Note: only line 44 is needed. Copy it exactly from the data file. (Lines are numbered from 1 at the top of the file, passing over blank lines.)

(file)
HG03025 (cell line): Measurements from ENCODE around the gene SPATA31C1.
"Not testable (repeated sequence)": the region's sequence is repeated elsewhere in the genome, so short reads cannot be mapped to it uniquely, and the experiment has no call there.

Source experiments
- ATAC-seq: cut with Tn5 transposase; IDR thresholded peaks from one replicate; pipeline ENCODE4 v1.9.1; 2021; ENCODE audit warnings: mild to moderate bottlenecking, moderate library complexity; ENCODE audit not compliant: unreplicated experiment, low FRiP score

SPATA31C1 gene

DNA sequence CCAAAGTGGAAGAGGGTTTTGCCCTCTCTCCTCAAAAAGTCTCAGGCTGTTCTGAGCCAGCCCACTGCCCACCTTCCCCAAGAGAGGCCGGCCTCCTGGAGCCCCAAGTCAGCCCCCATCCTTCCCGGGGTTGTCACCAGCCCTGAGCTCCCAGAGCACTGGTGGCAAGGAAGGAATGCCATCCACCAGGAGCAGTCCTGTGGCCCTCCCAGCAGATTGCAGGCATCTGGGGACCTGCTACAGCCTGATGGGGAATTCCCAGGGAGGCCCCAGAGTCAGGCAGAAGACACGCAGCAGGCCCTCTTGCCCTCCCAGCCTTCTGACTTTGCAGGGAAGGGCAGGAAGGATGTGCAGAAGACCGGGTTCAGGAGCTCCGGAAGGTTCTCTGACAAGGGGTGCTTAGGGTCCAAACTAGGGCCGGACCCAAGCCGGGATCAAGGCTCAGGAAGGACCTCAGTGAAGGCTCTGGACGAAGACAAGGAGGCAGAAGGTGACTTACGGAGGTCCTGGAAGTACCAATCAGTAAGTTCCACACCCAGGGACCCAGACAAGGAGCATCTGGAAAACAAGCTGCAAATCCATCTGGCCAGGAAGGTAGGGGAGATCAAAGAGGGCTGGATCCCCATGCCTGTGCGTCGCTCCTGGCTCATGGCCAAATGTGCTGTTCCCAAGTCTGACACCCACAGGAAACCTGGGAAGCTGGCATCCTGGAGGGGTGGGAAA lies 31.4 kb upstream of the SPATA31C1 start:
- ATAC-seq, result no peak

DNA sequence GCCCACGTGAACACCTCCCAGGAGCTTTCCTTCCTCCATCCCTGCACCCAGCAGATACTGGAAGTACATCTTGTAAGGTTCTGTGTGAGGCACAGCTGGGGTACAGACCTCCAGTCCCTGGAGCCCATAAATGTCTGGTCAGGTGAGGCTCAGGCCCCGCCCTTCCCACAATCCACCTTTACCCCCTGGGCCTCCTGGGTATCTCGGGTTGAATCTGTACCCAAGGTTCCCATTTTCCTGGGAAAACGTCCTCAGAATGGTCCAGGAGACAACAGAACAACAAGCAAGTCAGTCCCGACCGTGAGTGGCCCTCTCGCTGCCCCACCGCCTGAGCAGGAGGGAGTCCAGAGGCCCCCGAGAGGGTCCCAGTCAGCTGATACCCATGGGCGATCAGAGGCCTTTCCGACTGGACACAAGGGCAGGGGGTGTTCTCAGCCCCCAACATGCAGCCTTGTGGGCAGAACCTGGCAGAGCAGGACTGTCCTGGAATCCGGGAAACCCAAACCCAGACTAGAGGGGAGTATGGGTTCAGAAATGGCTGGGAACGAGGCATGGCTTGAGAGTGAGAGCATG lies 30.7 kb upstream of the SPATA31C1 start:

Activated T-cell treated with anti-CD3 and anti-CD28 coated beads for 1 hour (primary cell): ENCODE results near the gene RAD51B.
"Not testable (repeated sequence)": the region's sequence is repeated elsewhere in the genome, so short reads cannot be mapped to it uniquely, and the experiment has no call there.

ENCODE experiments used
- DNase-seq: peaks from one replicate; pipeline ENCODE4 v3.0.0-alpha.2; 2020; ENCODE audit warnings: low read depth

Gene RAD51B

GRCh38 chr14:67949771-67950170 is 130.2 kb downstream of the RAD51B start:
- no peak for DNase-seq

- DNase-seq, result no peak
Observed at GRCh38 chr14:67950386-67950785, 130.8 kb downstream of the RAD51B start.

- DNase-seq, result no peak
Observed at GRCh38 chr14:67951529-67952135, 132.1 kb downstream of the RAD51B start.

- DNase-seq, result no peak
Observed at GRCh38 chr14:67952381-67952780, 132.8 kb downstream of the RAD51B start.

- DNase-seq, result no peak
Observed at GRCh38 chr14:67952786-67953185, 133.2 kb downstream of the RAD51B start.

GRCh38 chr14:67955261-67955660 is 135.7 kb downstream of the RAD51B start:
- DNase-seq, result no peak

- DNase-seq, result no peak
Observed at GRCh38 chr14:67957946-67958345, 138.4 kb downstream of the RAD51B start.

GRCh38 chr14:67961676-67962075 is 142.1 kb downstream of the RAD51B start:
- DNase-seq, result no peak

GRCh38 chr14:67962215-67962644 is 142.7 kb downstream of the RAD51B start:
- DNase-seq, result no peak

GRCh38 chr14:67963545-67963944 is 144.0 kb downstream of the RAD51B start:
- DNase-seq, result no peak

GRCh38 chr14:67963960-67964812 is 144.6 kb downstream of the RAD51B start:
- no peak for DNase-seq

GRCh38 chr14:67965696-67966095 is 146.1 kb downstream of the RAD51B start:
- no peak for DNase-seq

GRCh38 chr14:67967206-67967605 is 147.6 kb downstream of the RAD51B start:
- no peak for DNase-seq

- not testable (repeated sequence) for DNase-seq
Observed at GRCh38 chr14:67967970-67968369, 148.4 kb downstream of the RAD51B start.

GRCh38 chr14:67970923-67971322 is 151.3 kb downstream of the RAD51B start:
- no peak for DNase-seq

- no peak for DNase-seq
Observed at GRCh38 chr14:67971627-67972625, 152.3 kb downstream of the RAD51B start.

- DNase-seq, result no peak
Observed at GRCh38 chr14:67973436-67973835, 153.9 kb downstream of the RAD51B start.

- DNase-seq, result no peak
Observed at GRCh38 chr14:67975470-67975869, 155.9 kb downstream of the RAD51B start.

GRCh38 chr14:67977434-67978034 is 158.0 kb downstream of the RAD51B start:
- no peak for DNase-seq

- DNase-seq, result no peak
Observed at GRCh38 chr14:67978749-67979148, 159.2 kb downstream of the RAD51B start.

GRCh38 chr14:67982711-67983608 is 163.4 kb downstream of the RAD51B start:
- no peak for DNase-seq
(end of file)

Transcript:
- no peak for DNase-seq